He was charged with possession of firearms and ammunition without a licence and shooting with intent to do grievous bodily harm stemming from wounds one of the officers received in the course of the arrest.[14][15] While Yip was recovering from his injuries, additional charges of escaping custody and kidnapping (during the van hijack) were added stemming from his 1989 escape.[16]

During the lead-up to the trial, a fictionalized version of Yip's life was filmed as The King of Robbery (Chinese: 悍匪), also known as Life Will Never Be Twice, starring Simon Yam and Roy Cheung), but its planned August 1996 release was delayed by court order.[17]

Yip's trial began on 18 February 1997, with the defence claiming the police shot Yip in the back and then stole HK$30,000 from him.[18] He dismissed his defence team two days later, apparently falling asleep when given the chance to cross-examine a prosecution witness.[19]

On 10 March 1997, he was convicted of all charges and sentenced to 41 years in prison, which consists of the 11 years he had left on his original sentence and 30 years on the new charges, to be served consecutively. The earliest year in which he could have been released was 2022.[20]

Imprisonment[edit]

Yip's lawyers appealed his conviction, stating the publicity surrounding his arrest was prejudicial to the jury, but lost the appeal on 8 December 1998.[21][22]

A separate appeal to reduce his sentence, based on his injuries and subsequent care, was heard in March 1999.[23] The Court of Appeal reduced his sentence by approximately five years.[24][25]

Yip subsequently went to the Court of Final Appeal seeking a reduction in his sentence based on his 'catastrophic' medical condition,[26] but the appeal was denied.[27][28]

He was married to his mainland wife in August 2003. He had been previously married (to the same woman) under a false name before his imprisonment.[29]

Yip continued to maintain his innocence over the 1996 shootout, offering a substantial reward for a witness he alleges saw the events leading up to his arrest.[30]

Yip converted to Christianity in March 2004.[4]

Yip was sentenced on 11 January 2010 to an additional six months in jail for assaulting an officer at Stanley Prison on 30 April 2009.[31] He had complained that he had been badly treated by prison guards.[4]

On 1 April 2017, he was hospitalised at Queen Mary Hospital for cancer treatment. He died on 19 April 2017 of lung cancer.[32][33]

Cultural influence[edit]

Several documentaries detail Yip's exploits and several fictional movies are adapted from his criminal history.

  • The Most Dangerous Man (2010, 最.危險人物; Zuì wéixiǎn rénwù). Yim Foon portrayed by Karel Wong
  • The King of Robbery (1996, 悍匪; Hàn Fěi; 'Ruthless'). Chan Sing portrayed by Simon Yam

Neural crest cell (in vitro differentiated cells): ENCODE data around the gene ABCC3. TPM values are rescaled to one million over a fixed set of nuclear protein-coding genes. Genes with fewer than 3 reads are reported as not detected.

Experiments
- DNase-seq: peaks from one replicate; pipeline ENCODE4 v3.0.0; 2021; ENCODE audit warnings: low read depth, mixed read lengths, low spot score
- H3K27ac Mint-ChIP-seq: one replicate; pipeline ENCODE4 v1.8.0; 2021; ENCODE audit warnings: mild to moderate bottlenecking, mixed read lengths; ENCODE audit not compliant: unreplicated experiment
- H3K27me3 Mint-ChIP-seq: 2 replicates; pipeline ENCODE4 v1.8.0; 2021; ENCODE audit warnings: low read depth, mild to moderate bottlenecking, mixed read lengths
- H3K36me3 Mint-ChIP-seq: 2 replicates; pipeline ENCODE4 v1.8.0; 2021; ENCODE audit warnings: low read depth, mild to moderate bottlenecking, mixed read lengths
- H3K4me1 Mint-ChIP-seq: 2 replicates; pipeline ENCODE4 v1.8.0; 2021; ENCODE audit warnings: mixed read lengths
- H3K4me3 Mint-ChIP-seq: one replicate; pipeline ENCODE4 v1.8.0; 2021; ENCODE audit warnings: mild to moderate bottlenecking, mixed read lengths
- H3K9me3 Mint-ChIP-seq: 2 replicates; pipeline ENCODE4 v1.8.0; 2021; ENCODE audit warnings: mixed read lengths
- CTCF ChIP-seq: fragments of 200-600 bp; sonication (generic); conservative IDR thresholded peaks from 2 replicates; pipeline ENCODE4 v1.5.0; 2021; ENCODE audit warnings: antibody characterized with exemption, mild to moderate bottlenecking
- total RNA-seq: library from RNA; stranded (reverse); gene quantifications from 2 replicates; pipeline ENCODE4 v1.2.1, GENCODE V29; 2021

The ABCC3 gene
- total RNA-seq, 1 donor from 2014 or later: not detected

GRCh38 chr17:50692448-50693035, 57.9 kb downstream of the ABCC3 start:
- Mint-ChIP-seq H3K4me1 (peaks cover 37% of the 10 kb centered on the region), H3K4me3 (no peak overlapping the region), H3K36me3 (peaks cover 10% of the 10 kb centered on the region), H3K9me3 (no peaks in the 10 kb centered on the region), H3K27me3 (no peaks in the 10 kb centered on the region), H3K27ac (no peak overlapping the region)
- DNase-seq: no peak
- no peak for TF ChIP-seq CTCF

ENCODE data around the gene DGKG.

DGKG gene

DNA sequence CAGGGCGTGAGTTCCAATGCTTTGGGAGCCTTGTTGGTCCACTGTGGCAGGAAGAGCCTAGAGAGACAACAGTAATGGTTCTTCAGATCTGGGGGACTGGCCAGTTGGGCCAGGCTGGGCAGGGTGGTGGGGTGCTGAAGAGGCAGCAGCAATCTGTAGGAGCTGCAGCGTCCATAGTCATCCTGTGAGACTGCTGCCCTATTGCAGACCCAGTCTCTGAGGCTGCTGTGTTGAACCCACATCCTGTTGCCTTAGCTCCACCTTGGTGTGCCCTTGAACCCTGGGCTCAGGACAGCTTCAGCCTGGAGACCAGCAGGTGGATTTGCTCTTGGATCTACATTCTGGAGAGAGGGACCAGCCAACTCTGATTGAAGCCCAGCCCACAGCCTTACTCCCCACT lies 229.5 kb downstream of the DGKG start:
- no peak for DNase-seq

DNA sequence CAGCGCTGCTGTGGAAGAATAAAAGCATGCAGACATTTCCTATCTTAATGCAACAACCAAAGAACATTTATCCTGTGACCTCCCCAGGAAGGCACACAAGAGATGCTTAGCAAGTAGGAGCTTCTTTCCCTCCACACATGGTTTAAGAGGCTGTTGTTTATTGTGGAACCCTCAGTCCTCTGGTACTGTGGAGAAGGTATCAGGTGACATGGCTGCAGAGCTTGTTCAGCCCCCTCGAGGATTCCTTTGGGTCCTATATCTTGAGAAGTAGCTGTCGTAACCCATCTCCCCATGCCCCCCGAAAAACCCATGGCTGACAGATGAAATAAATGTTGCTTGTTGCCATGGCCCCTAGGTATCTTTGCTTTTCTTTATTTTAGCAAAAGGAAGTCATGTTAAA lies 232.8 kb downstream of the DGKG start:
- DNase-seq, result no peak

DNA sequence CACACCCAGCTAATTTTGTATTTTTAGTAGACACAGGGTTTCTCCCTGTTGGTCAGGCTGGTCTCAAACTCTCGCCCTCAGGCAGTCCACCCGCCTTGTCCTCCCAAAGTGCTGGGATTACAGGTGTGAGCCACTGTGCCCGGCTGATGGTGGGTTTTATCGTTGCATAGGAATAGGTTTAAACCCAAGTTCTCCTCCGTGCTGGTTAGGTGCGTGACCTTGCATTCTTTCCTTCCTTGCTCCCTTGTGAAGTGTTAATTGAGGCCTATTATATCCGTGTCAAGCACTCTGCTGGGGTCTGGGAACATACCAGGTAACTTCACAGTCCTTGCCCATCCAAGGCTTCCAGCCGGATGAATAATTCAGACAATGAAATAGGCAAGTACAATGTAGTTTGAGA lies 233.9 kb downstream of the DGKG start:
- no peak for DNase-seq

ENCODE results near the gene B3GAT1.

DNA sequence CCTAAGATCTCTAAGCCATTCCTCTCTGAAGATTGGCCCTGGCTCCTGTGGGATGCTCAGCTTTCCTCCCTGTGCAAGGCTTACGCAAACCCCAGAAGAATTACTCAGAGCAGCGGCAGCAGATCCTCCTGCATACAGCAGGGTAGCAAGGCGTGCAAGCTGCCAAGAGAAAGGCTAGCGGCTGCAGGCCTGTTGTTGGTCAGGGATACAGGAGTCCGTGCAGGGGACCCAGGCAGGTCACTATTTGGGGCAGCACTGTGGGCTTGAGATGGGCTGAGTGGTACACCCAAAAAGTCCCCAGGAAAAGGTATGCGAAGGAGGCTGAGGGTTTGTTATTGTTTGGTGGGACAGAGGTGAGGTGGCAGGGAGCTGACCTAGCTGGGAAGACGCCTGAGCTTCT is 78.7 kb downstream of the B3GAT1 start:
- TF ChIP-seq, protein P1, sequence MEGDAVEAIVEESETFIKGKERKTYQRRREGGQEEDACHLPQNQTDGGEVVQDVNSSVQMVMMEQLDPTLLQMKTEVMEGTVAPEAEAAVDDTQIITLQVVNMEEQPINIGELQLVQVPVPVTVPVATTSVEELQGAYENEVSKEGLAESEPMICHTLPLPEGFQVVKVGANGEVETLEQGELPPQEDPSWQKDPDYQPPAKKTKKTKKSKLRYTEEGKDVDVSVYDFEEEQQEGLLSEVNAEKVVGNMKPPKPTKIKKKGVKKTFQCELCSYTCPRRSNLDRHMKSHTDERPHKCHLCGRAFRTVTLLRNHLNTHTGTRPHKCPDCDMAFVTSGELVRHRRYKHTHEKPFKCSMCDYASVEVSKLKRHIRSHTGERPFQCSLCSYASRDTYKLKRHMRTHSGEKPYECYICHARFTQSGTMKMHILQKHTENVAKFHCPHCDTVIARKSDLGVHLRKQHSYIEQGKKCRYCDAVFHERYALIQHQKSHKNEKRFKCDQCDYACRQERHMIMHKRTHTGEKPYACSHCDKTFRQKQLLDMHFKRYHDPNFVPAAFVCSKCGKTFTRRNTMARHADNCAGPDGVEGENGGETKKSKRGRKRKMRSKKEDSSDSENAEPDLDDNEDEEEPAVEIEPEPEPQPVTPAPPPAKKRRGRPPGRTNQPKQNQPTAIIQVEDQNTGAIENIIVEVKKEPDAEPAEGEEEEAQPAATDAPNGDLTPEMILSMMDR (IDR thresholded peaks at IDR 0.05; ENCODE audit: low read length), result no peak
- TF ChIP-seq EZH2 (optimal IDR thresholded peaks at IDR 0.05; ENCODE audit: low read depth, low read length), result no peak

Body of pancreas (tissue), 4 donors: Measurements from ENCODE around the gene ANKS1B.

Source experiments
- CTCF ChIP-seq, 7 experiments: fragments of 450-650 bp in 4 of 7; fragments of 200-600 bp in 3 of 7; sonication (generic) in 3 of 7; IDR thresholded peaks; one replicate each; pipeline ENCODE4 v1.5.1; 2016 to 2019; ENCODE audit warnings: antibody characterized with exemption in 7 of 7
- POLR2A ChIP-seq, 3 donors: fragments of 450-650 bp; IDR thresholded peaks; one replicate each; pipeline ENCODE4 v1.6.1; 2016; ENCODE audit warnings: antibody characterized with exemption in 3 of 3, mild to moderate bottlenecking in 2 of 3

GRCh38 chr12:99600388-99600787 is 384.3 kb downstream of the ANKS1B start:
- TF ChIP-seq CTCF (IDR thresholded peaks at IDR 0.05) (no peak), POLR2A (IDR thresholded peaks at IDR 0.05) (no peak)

• Hong Kong's King of Thieves (香港盜賊之王). Yip Kai-foon portrayed by Chan Wah
  • Trivisa (2016). Yip Kwok-foon portrayed by Richie Jen

References[edit]

Notes[edit]

  1. ^ a b "'King of Robbery' Yip Kai-foon dies of cancer". Radio Hong Kong. 19 April 2017.(in Chinese)
  2. ^ a b c Gee, Alison Dakota (31 May 1996). "'Teeth Dog' Meets his Match". Asiaweek. Archived from the original on 18 October 2006. Retrieved 12 December 2014.
  3. ^ a b Attorney General v Yip Kai Foon,   UKPC 4 (High Court of Hong Kong 7 December 1987).
  4. ^ a b c Mok, Danny (8 July 2010). "I did wrong, says '80s gangster Yip Kai-foon". South China Morning Post. Hong Kong. Retrieved 12 December 2014.
  5. ^ 89年「詐肚痛」瑪麗越柙 (in Chinese). 2009-11-07. Archived from the original on 2009-11-09. Retrieved 2010-11-15.
  6. ^ a b c Lewis, Tommy (7 November 1995). "Goosehead gang reward". South China Morning Post. Hong Kong. Retrieved 12 December 2014.
  7. ^ Lee, Stella (18 August 1998). "Laughing gangster had army training". South China Morning Post. Hong Kong. Retrieved 12 December 2014.
  8. ^ a b c d Lee, Stella; Lewis, Tommy (15 May 1996). "Shops robbed by gang wielding AK-47 rifles". South China Morning Post. Hong Kong. Retrieved 12 December 2014.
  9. ^ Ng, Kang-Chung (25 October 1998). "Confessions 'were forced'". South China Morning Post. Hong Kong. Retrieved 12 December 2014.
  10. ^ "Hong Kong's most wanted". South China Morning Post. Hong Kong. 28 January 1996. Retrieved 12 December 2014.
  11. ^ "It happened here: Yip Kai-foon arrested, May 13, 1996". Time Out HK. 23 July 2008. Retrieved 12 December 2014.
  12. ^ Buddle, Cliff (19 February 1997). "Yip Kai-foon shot after refusing to give up". South China Morning Post. Hong Kong. Retrieved 12 December 2014.
  13. ^ Lee, Stella (29 May 1996). "Suspect gets news of wives". South China Morning Post. Hong Kong. Retrieved 12 December 2014.
  14. ^ "Yip arms charge". South China Morning Post. Hong Kong. 17 May 1996. Retrieved 12 December 2014.